But when one relates to a ‘Thou’, one's whole being is involved; nothing can be withheld” (p.365).
Lambeau’s relationship to Will would be an example of an I-It relationship.
Sean is always authentic, transparent, and self-revealing in his relationship with Will.
Equally, he resists all temptation to diagnose him.
Even when he talks about Will’s past traumas, he uses common words instead of psychoanalytical categories.
Over the sessions Sean creates an alliance with Will’s innermost being – the part of him that had secretly desired to be discovered.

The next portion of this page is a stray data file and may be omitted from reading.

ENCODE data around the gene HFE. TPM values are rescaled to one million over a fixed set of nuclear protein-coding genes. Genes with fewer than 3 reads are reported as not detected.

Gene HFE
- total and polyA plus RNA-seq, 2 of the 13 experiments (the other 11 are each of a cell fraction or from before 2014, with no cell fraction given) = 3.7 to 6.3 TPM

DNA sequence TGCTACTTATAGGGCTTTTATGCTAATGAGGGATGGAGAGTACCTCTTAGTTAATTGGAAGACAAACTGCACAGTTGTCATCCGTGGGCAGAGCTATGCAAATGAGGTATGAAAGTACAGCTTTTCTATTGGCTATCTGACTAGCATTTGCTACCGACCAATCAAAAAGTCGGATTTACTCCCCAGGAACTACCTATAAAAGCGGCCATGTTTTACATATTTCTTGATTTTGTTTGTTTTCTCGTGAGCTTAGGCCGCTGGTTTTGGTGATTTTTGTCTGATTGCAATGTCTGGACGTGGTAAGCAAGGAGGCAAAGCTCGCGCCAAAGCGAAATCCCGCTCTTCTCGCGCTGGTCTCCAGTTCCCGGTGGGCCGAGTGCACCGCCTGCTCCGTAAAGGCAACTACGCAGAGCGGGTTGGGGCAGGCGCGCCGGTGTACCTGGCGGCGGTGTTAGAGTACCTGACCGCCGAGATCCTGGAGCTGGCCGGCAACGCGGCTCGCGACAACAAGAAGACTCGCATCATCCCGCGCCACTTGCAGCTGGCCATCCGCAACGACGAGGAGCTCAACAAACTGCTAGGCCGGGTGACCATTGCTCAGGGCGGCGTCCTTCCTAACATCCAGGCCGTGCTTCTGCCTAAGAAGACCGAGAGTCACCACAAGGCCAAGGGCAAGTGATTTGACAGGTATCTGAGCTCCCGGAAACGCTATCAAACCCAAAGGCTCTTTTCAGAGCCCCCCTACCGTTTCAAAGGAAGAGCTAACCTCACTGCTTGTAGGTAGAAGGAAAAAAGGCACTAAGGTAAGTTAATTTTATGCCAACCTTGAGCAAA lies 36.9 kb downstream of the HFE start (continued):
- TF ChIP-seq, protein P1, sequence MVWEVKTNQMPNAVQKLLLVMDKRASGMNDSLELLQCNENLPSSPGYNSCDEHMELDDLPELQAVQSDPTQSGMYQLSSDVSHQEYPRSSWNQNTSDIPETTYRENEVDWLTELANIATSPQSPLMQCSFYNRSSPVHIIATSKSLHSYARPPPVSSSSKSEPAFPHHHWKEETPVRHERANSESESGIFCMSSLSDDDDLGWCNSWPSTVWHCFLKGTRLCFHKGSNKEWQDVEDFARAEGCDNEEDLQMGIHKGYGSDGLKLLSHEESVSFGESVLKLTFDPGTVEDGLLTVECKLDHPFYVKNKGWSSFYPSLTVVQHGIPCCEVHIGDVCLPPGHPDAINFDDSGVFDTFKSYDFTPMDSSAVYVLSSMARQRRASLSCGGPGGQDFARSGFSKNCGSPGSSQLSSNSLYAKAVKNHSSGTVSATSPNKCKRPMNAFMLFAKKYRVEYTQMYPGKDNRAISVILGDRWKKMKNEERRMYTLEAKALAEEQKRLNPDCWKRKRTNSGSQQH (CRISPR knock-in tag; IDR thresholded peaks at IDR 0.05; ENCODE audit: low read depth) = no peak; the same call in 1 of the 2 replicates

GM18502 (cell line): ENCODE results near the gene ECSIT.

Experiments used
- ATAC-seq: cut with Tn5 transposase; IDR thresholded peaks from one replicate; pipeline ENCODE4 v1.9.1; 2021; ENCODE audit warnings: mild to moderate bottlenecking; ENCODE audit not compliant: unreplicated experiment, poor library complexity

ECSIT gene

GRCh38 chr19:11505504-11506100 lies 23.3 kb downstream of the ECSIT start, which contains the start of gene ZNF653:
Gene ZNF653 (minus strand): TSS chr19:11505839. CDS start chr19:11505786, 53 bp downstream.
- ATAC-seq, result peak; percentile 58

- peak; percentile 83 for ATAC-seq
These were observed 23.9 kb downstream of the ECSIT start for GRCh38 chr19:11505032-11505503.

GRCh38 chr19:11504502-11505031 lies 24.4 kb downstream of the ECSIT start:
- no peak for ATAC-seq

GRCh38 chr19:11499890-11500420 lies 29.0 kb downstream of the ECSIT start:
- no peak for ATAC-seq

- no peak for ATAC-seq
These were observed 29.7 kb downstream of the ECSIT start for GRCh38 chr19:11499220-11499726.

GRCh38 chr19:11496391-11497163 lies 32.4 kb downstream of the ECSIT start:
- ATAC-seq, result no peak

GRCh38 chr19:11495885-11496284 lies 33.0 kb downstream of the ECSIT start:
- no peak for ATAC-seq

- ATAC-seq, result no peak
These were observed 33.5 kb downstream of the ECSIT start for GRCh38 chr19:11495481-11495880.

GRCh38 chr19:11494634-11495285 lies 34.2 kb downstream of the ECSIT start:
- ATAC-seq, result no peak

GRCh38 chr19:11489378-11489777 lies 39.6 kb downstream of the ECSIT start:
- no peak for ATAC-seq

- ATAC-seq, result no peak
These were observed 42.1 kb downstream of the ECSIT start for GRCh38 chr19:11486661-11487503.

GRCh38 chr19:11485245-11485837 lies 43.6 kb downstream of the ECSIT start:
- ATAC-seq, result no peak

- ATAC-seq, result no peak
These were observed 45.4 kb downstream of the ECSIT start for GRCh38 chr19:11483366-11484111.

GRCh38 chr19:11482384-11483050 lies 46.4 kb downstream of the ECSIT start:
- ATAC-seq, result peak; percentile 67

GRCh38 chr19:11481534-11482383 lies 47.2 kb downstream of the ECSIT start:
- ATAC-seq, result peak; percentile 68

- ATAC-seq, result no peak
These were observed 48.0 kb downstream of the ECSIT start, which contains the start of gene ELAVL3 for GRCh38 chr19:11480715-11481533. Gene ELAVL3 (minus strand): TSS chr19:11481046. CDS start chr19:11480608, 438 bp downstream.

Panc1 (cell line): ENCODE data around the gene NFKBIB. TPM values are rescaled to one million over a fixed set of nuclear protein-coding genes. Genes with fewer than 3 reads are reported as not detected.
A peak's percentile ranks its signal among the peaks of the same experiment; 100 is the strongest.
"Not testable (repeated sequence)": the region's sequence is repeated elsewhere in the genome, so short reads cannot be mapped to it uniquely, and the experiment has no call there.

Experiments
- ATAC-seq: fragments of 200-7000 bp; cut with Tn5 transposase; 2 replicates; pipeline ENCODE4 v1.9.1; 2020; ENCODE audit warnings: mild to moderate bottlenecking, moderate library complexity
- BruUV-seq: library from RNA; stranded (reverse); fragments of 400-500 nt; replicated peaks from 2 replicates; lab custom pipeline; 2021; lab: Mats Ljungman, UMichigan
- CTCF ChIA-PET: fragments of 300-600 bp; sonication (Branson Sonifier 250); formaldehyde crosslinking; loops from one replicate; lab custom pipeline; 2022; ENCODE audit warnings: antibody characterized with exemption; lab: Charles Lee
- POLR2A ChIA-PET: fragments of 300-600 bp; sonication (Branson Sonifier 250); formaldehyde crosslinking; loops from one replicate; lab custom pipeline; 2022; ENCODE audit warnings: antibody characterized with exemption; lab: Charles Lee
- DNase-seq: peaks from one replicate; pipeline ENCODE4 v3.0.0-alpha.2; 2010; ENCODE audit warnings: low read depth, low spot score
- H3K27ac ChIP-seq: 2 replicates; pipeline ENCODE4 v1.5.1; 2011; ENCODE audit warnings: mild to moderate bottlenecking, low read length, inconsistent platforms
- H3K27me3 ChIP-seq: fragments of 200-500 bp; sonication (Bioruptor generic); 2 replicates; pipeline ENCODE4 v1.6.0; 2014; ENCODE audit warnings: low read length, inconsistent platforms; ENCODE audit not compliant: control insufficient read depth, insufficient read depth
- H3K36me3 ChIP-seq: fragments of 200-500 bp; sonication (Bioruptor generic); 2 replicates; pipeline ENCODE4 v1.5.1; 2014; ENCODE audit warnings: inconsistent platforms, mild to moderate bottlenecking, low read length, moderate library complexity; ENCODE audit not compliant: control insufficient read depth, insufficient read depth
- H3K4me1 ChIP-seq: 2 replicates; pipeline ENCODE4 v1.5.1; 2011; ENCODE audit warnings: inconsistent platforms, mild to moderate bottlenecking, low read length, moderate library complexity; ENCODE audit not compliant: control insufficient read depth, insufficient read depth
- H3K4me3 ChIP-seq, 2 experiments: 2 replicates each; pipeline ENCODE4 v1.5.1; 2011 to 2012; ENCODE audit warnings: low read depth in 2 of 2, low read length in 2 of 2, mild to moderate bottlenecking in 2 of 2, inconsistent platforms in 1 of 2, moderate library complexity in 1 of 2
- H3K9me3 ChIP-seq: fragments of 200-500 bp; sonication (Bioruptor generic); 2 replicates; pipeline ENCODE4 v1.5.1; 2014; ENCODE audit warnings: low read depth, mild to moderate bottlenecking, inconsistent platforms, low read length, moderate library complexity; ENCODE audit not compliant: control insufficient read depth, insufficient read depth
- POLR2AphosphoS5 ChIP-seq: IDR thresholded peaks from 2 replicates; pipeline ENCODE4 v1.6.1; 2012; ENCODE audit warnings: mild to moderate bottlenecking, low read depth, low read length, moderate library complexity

Although it is not entirely clear which school Sean follows, we can safely say that this therapy bears many marks of an existentialist-humanistic treatment.
Indeed, the encounter between the two men serves as a beautiful illustration of the underlying premises of the existentialist approach, and especially of what Buber calls an ‘I-Thou’ relationship.
With each ‘Thou’, and with each moment of relationship, the ‘I’ is created anew.
When relating to ‘It’ (whether to a thing or to a person made into a thing) one holds back something of oneself: one inspects it from many possible perspectives; one categorizes it, analyzes it, judges it, and decides upon its position in the grand scheme of things.